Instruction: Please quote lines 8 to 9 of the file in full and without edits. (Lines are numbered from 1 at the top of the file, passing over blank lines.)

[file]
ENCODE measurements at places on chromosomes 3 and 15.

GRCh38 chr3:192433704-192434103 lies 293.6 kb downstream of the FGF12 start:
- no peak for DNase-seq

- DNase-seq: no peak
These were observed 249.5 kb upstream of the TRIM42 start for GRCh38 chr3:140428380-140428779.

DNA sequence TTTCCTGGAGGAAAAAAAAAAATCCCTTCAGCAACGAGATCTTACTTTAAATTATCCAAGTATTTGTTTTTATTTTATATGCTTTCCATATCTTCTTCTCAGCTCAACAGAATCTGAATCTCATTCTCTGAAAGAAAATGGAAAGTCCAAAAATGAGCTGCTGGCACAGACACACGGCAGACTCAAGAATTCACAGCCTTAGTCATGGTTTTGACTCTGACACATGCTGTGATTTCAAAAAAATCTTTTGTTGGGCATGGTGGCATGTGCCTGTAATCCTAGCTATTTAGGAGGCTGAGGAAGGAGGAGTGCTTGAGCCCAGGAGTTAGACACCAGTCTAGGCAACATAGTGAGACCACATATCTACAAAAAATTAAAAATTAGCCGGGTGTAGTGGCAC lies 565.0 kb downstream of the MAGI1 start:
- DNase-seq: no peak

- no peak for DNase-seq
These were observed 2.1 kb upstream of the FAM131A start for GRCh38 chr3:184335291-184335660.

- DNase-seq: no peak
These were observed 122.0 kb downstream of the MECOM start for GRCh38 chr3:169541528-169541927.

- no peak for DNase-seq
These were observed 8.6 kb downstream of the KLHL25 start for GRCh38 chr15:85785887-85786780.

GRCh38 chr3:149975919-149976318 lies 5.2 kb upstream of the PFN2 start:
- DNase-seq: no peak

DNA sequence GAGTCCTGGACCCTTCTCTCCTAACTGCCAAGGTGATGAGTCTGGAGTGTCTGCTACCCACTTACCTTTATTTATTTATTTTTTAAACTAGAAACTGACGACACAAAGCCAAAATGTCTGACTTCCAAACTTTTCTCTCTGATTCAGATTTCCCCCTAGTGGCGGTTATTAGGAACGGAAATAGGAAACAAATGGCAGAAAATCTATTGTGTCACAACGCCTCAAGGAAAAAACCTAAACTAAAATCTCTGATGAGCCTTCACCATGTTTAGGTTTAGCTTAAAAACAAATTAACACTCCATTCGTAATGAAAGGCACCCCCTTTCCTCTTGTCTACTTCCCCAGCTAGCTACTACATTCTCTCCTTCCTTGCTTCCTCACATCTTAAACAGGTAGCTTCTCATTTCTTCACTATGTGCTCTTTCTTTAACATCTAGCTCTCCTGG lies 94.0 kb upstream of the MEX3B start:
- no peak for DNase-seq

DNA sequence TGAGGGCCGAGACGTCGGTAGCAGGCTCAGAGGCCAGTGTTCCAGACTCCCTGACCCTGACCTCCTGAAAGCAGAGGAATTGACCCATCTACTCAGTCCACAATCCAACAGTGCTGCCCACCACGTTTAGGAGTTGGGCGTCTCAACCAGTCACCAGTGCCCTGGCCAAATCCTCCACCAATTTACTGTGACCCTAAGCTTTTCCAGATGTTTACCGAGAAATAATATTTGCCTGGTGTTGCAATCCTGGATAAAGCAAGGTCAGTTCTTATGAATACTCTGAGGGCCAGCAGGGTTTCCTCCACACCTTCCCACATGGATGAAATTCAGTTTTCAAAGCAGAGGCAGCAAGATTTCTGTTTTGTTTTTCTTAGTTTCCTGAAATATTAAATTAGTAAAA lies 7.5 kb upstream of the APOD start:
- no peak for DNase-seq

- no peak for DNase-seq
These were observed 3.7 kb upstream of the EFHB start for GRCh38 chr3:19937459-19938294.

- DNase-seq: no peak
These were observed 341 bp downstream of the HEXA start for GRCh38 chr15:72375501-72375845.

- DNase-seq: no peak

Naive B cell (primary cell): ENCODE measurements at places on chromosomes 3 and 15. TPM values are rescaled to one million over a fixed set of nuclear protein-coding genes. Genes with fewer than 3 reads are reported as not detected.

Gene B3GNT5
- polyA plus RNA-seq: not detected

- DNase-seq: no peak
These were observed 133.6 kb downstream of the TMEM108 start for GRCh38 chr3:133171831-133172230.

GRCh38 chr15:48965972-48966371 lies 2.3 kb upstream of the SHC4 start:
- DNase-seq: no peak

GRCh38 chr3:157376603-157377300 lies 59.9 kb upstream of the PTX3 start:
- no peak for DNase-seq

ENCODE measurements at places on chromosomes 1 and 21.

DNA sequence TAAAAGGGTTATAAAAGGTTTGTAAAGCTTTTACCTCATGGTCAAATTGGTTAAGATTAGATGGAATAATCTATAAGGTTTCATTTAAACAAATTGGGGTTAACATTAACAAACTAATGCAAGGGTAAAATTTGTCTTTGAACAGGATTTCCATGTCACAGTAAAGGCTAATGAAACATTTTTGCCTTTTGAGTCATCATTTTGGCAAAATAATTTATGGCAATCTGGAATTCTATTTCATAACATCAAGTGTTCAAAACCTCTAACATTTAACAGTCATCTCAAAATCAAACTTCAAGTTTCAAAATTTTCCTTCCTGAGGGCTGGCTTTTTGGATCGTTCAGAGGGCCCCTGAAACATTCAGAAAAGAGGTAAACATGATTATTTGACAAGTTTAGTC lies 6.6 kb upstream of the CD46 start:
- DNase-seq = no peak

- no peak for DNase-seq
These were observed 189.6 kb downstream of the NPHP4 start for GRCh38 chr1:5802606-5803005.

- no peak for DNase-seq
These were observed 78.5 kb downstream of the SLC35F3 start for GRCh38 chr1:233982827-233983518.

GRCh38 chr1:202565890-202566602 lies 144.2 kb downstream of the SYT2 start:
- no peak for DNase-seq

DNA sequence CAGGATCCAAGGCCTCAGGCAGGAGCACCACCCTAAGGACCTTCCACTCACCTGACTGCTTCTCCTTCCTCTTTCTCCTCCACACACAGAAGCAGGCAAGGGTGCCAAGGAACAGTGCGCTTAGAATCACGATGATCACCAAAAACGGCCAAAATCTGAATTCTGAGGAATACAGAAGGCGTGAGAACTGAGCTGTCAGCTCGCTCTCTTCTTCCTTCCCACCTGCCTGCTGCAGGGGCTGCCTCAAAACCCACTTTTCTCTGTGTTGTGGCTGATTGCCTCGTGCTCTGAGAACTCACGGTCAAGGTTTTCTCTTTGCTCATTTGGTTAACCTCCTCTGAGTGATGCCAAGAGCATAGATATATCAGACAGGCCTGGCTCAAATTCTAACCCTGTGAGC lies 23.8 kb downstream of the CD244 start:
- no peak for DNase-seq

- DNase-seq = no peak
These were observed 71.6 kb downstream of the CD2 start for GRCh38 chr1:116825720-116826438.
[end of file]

- no peak for DNase-seq
These were observed 2.1 kb upstream of the FAM131A start for GRCh38 chr3:184335291-184335660.